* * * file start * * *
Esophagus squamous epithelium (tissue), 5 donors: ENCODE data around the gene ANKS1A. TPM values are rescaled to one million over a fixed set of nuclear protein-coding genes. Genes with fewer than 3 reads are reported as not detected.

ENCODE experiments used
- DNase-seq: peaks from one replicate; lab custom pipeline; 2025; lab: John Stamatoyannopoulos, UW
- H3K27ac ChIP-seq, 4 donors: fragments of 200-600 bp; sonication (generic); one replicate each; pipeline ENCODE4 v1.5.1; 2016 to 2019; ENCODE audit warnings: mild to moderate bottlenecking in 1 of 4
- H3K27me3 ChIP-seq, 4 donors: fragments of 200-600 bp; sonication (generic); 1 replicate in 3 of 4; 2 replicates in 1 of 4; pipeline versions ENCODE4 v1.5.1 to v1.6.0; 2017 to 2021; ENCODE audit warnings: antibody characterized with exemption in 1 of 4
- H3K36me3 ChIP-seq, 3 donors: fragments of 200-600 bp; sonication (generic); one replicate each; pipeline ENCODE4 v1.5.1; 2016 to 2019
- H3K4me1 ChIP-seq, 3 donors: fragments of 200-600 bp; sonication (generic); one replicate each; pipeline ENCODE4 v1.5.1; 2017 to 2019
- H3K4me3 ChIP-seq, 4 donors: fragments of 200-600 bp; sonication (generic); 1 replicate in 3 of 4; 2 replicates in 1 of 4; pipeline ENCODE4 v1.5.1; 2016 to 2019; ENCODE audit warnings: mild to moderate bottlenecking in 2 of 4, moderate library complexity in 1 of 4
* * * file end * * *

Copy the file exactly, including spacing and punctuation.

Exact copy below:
Esophagus squamous epithelium (tissue), 5 donors: ENCODE data around the gene ANKS1A. TPM values are rescaled to one million over a fixed set of nuclear protein-coding genes. Genes with fewer than 3 reads are reported as not detected.

ENCODE experiments used
- DNase-seq: peaks from one replicate; lab custom pipeline; 2025; lab: John Stamatoyannopoulos, UW
- H3K27ac ChIP-seq, 4 donors: fragments of 200-600 bp; sonication (generic); one replicate each; pipeline ENCODE4 v1.5.1; 2016 to 2019; ENCODE audit warnings: mild to moderate bottlenecking in 1 of 4
- H3K27me3 ChIP-seq, 4 donors: fragments of 200-600 bp; sonication (generic); 1 replicate in 3 of 4; 2 replicates in 1 of 4; pipeline versions ENCODE4 v1.5.1 to v1.6.0; 2017 to 2021; ENCODE audit warnings: antibody characterized with exemption in 1 of 4
- H3K36me3 ChIP-seq, 3 donors: fragments of 200-600 bp; sonication (generic); one replicate each; pipeline ENCODE4 v1.5.1; 2016 to 2019
- H3K4me1 ChIP-seq, 3 donors: fragments of 200-600 bp; sonication (generic); one replicate each; pipeline ENCODE4 v1.5.1; 2017 to 2019
- H3K4me3 ChIP-seq, 4 donors: fragments of 200-600 bp; sonication (generic); 1 replicate in 3 of 4; 2 replicates in 1 of 4; pipeline ENCODE4 v1.5.1; 2016 to 2019; ENCODE audit warnings: mild to moderate bottlenecking in 2 of 4, moderate library complexity in 1 of 4